The Basics of Foreclosure – Part IIReading Time: 3 minutes
I hope you had a great weekend! Last week I started this series about foreclosure; if you missed it, you can go here and read about pre-foreclosure and foreclosure. This week, I want to share with you some information about real estate owned (REO or OREO) foreclosure.
The REO Stage
This stage takes place after the property has been foreclosed, and it’s been taken back by the lender. The term “REO” stands for “real estate owned.” It’s also commonly known as “OREO” (other real estate owned). Typically, there are many of these properties available on the market, and, on the face of it, they might look like bargains. But a closer look reveals some real roadblocks to making a profit:
Roadblock 1: Most are sold through real estate brokers. This means they’re sold at full market value, so there’s little incentive for you to purchase one because there’s no real profit in it.
Roadblock 2: There are many rules you have to follow. Many lender-owned properties are HUD (Department of Housing and Urban Development) or DVA (Department of Veterans Affairs) homes. This means you’ll need to follow a strict set of rules that are enforced by the federal government. Plus, on other non-HUD and non-VA properties, you’ll have to follow the rules set up by the lender. In short, you could be facing a lot of hassles that you won’t face in the pre-foreclosure market.
Roadblock 3: You’ll need verifiable proof of funds. As in the foreclosure stage, no one wants amateurs with no money slowing down the sale process, so you’ll need to have funds on hand to pay the down payment and closing costs. You’ll also need to prove that you’ve been pre-approved for a loan to finance the purchase.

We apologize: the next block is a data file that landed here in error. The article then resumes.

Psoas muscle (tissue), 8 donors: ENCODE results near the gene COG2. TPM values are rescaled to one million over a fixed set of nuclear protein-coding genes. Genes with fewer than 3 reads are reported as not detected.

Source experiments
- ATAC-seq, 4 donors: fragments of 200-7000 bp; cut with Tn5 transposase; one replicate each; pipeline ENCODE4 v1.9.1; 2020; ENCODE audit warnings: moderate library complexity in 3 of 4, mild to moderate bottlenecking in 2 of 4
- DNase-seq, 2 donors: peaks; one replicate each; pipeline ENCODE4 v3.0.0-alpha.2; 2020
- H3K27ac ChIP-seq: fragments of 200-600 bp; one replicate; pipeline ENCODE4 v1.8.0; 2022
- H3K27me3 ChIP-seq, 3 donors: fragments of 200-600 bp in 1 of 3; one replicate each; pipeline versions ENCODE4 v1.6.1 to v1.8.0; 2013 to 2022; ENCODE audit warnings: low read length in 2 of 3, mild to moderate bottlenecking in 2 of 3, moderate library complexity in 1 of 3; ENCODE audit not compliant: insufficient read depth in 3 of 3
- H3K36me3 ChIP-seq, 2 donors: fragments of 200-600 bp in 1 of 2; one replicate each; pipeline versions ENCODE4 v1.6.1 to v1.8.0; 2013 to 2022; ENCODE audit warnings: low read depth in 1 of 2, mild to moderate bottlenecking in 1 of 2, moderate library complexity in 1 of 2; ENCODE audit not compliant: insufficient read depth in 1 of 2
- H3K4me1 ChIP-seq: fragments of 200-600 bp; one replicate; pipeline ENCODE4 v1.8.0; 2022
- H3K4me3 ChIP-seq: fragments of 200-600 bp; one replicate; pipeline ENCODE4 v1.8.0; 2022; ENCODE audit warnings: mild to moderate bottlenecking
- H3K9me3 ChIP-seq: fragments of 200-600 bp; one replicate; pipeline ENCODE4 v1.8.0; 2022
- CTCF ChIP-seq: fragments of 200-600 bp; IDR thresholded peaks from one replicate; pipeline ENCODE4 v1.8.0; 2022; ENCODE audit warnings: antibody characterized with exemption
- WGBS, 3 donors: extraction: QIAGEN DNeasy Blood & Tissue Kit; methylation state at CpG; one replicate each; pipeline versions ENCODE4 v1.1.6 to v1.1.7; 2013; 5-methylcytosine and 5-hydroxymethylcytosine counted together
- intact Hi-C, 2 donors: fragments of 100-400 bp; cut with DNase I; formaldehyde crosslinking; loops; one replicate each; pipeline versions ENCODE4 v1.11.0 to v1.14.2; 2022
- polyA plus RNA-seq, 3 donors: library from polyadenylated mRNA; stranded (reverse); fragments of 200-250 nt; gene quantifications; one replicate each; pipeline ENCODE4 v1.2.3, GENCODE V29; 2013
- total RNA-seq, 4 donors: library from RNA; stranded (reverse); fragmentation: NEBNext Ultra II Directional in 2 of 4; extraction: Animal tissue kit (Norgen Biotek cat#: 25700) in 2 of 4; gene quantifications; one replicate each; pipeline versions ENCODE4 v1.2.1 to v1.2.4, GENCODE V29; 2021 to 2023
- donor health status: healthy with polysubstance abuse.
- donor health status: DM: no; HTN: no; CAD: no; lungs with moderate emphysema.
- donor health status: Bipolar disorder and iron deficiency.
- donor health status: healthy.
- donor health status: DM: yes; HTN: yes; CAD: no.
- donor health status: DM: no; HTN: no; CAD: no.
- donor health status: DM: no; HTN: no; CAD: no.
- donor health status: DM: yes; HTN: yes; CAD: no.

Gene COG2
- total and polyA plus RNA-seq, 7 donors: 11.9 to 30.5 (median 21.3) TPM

Roadblock 4: You don’t have the opportunity to do an inspection of important home systems. Many REO properties are vacant, and all important systems — electrical, heating/cooling, plumbing, natural gas, water, etc. — are turned off. This means you can’t inspect these systems. Since they can be extremely expensive to repair, you definitely don’t want to invest in a property without knowing their condition.
Roadblock 5: REO sales are final! All these sales are “as-is,” so if there are problems with the property, you’re stuck with them. Problems can range from environmental concerns (mold, asbestos, lead-based paint, etc.) to hidden structural damage. They can all be expensive to correct, and, legally, you have no opportunity to seek compensation from the seller.
From the above information, you can see why I feel the pre-foreclosure stage is the best area to target. It offers the greatest profit potential, the fewest hassles, and the least amount of risk.
Next week, we’ll take a look at foreclosure through the eyes of the property owner so you can fully understand the options they have when facing foreclosure. This will help you to show them the benefits of working with you in the pre-foreclosure stage rather than undergoing the difficulties of foreclosure.
To Fun, Fortune, & Freedom!